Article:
(c) The same is true regarding the conspiracy allegations that the defendants transferred money out of and refused to deposit money in the Savannah Bank & Trust Company account for the purpose of preventing rent and payroll from being paid so that the Norbo operation could be closed down. On the contrary, it appears that Case Press advanced $80,000 of which $34,000 was used to pay the Maritime Commission for the S.S. Milledge, and the balance of which was deposited in Meadowbrook National Bank in New Jersey. At this time, following an agreement entered into on March 24, under which Bergen's trustee account for Resolute had been opened in Savannah subsequently to discovery that excess materials not involved in the two major contracts were disappearing or being sold and that the proceeds were not accounted for, the transfer of the supposedly remaining $46,000 to Savannah failed because Tucker had given his New York attorney, Friedman, a note and check for $15,000 for legal services; the check was returned marked insufficient funds and Friedman then placed the note for collection in the Meadowbrook National Bank, received the $15,000 and this caused the check to the Savannah bank to be returned for insufficient funds. After more incidents of the same kind, Bergen, as trustee, received a part of the money and Friedman relinquished $10,000 of the $15,000 which was deposited to the new account under Wohlmuth's direction. Friedman, the New York attorney for Tucker and Norbo, and Silence Grayson, the Savannah attorney for American Salvage who was also looking after Norbo's interest, testified that no commitments were made to place this money in the Norbo rather than the trustee account, or that the defendants would commit new funds to the enterprise which would increase their own considerable liabilities at this point. In the meantime, the Savannah Bank & Trust Company closed out the American Salvage Company account which was under the control of Tucker on May 7, following the return of 16 checks for insufficient funds on April 14, 12 on the 21st, 18 on the 22nd, 4 on the 23rd, 8 on the 26th, 5 on the 28th, 7 on the 29th, 38 on May 4, 15 on May 10 and 49 on May 11 prior to the consent decree of May 14. Sorrentino, the president of American Salvage Company and apparently the only person primarily involved in Tucker's organization with experience and standing in the ship salvaging business, had withdrawn in March following his discovery of numerous irregularities and bad business practices. Disregarding for the moment the depositions of the defendants, disinterested employees, creditors, banking officials, and the Maritime Commission officials, the depositions of Tucker's own attorneys in New York and Savannah and his partner Sorrentino are replete with factual material, all of which was known to Norbo at the time the motions for summary judgment were filed and none of which is contradicted therein. Depositions and exhibits of all bank accounts involved in these transactions conclusively account for all money received and show its withdrawal for proper purposes. It is therefore obvious that the allegations and general statements in the affidavit of Tucker that the defendants acted wilfully and in bad faith for the purpose of causing the Norbo enterprise to fail are entirely without evidentiary foundation.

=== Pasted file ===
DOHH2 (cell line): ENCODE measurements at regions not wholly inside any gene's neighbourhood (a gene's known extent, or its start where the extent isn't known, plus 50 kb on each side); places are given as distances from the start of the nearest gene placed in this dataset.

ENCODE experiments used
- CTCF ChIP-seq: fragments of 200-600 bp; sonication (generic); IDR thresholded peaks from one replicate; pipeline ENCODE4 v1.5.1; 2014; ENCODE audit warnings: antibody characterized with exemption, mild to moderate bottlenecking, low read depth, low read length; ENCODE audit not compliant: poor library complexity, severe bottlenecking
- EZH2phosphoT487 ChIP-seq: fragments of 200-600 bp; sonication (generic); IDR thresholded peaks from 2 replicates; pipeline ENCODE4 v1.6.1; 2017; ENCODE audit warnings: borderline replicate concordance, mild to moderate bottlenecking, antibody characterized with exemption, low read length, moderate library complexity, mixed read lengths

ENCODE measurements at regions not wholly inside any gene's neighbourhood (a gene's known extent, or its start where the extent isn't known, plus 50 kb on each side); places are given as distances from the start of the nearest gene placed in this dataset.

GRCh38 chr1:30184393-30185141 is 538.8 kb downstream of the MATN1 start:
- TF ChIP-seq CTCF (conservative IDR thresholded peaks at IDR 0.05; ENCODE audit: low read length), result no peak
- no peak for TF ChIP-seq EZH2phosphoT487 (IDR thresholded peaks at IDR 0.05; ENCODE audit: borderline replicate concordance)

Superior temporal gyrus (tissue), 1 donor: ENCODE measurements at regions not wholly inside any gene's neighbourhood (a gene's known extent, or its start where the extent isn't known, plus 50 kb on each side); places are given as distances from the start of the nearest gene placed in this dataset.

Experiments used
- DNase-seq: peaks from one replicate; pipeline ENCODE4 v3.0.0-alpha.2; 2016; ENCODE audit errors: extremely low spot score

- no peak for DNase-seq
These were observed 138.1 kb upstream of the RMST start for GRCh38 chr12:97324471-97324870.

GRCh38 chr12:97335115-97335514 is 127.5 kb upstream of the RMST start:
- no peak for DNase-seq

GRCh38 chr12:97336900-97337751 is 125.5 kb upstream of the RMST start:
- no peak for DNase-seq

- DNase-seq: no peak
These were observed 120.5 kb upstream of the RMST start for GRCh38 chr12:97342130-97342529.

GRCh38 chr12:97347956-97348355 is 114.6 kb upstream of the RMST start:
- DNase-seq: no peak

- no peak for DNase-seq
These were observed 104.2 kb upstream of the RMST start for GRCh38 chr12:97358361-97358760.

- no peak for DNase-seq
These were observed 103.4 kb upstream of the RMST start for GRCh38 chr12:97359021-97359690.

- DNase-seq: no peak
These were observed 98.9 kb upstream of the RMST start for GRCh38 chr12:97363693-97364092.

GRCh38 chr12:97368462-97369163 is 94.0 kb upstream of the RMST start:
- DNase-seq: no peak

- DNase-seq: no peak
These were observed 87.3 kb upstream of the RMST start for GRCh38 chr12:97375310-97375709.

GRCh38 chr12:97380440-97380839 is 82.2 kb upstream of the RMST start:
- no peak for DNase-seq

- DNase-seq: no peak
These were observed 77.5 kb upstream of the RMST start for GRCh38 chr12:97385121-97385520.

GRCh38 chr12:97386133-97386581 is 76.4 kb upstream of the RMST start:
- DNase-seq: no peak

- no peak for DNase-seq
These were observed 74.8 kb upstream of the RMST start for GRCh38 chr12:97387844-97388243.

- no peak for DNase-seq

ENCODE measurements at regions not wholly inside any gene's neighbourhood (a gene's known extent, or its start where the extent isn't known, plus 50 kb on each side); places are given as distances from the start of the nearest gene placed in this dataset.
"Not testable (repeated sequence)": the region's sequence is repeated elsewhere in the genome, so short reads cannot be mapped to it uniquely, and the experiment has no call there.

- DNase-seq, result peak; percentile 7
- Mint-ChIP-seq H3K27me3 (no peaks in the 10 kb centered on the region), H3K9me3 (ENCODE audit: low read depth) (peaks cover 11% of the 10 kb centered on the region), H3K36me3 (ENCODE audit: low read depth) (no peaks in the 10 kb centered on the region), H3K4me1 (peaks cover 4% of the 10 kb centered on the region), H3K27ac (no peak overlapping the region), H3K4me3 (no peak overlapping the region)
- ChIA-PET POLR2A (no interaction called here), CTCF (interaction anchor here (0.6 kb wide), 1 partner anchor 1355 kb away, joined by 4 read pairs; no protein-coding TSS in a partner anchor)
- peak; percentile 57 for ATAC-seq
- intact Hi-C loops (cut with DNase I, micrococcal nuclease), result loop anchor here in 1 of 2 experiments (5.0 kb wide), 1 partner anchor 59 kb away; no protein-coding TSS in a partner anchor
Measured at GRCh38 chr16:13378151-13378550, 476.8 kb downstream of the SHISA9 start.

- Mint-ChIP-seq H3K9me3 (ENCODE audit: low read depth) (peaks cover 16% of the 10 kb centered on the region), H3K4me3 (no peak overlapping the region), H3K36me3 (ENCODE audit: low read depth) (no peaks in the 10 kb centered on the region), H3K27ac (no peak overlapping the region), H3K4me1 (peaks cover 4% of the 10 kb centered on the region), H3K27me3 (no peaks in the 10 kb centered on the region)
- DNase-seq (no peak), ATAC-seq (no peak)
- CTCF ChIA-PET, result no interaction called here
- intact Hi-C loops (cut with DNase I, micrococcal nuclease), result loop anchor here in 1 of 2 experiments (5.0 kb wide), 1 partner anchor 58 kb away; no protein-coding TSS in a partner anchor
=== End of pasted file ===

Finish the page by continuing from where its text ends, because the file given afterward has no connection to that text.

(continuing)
2. An agreement giving a surety the right to protect its interests by taking over its principal's obligations is not a violation of law or contrary to public policy, and the basic issue is whether the acts of the surety under these circumstances are in good faith for the protection of its interests. Seaboard Surety Co. v. Dale Construction Co., 230 F2d 625. A conspiracy is a combination either to accomplish an unlawful end or to accomplish a lawful held by unlawful and tortious means. Oxford Chemical Corp. v. Detrex Chemical Industries, 217 Ga. 126 (121 SE2d 130)